He was forced to come to a halt after following the river downstream for approximately 80 miles to Silla. By this point, his resources had been depleted, and he was unable to continue exploring the river’s course. He returned, disappointed.

On his return journey, he took a different route and stayed close to the Niger River all the way to Bamako, tracing its course for approximately 300 miles. He became ill in Kamalia and was on the verge of death when he sought assistance from a man who allowed him to stay at his home for seven months while he recovered.

After regaining his health, he returned to Pisania in June 1797 and was back in Scotland by December of that year. His return sparked widespread public excitement, as he had been presumed dead. He detailed his expedition in a book titled ‘Travels in the Interior Districts of Africa’, which was published in 1799.

He returned home and practiced medicine for a few years before being invited to lead another expedition to the Niger by the government. In January 1805, he set sail from Portsmouth for Gambia on his second expedition. He was appointed captain by the government and led a party of approximately 40 men.

This expedition proved to be extremely difficult, as several men died en route from dysentery and fever, and those who survived were severely weakened by disease. In mid-August, the expedition arrived in Niger with only 11 Europeans still alive. Later, news reached Scotland that the expedition’s few survivors had perished as well.

Significant Exploration of Mungo Park

Mungo Park is best remembered for his exploration of Africa’s central Niger River. Despite the difficulties of his journey, he made several significant observations about Africa and its inhabitants. He detailed his experiences in his book ‘Travels in the Interior Districts of Africa,’ which became a bestseller and established him as a celebrity.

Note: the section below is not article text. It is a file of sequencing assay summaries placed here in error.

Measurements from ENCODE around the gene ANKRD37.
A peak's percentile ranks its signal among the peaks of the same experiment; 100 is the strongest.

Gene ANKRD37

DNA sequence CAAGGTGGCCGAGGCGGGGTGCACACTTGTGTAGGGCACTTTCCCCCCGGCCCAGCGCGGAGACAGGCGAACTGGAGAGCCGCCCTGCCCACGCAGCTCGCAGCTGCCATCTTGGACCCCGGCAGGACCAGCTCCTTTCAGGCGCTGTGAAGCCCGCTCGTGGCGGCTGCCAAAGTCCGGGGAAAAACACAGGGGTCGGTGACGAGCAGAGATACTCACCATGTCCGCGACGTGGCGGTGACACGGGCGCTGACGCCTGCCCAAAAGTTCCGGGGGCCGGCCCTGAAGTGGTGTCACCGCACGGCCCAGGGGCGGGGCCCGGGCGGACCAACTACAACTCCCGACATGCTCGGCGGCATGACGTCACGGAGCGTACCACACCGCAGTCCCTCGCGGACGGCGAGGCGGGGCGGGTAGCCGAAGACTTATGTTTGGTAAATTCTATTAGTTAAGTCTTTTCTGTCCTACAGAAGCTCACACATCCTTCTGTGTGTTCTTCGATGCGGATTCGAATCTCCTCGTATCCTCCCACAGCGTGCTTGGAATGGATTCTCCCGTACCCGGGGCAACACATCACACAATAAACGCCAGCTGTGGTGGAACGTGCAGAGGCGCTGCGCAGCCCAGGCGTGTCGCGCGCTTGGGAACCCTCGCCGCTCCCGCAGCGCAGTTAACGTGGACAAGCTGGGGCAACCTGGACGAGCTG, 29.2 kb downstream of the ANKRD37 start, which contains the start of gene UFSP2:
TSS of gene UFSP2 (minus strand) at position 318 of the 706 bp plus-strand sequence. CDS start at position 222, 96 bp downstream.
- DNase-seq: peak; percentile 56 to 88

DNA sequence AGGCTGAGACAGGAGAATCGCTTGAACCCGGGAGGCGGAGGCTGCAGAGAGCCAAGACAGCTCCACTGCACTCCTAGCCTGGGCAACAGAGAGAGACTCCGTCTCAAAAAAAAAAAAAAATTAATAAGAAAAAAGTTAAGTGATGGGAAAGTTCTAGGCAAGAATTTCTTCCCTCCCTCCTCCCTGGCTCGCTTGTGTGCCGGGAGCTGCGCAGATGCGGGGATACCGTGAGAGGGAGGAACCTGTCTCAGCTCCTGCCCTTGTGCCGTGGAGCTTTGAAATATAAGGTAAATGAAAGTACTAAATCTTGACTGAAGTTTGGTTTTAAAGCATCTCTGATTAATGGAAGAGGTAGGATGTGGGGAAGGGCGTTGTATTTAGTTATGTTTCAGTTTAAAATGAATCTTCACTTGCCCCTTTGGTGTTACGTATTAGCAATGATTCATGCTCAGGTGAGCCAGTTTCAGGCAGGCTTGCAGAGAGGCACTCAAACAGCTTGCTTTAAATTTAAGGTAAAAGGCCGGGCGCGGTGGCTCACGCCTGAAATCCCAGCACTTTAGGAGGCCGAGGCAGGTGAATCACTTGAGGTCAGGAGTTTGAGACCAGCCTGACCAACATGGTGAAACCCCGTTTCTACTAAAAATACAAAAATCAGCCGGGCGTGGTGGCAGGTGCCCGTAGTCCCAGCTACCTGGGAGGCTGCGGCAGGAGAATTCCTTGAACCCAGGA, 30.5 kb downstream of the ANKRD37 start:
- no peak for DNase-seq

Personal History and Legacies

He married Allison, the daughter of Thomas Anderson, with whom he had previously apprenticed. He was close to his brother-in-law Alexander Anderson, who accompanied him on his second African exploration.

Mungo Park embarked on his second expedition to explore the Niger River’s course in January 1805, accompanied by approximately 40 men. The expedition, however, was a disaster, and he lost several men to disease and other causes over the following months.

Despite the difficulties, he persisted and continued the journey even as his party of men dwindled drastically. It was later discovered that in 1806, all of the expedition’s remaining members, including Park, were attacked and drowned at Bussa by local inhabitants.

Mungo Park Medal was established in his honor by the Royal Scottish Geographical Society in recognition of his outstanding contributions to geographical knowledge through exploration.

Estimated Net Worth

Mungo Park’s estimated net worth as of 18 December 2015 is at least $92.5 Thousand dollars. Mungo Park owns over 7,537 shares of Clean Diesel Technologies worth more than $11,125 and has sold CDTI stock worth more than $81,359 over the last 11 years.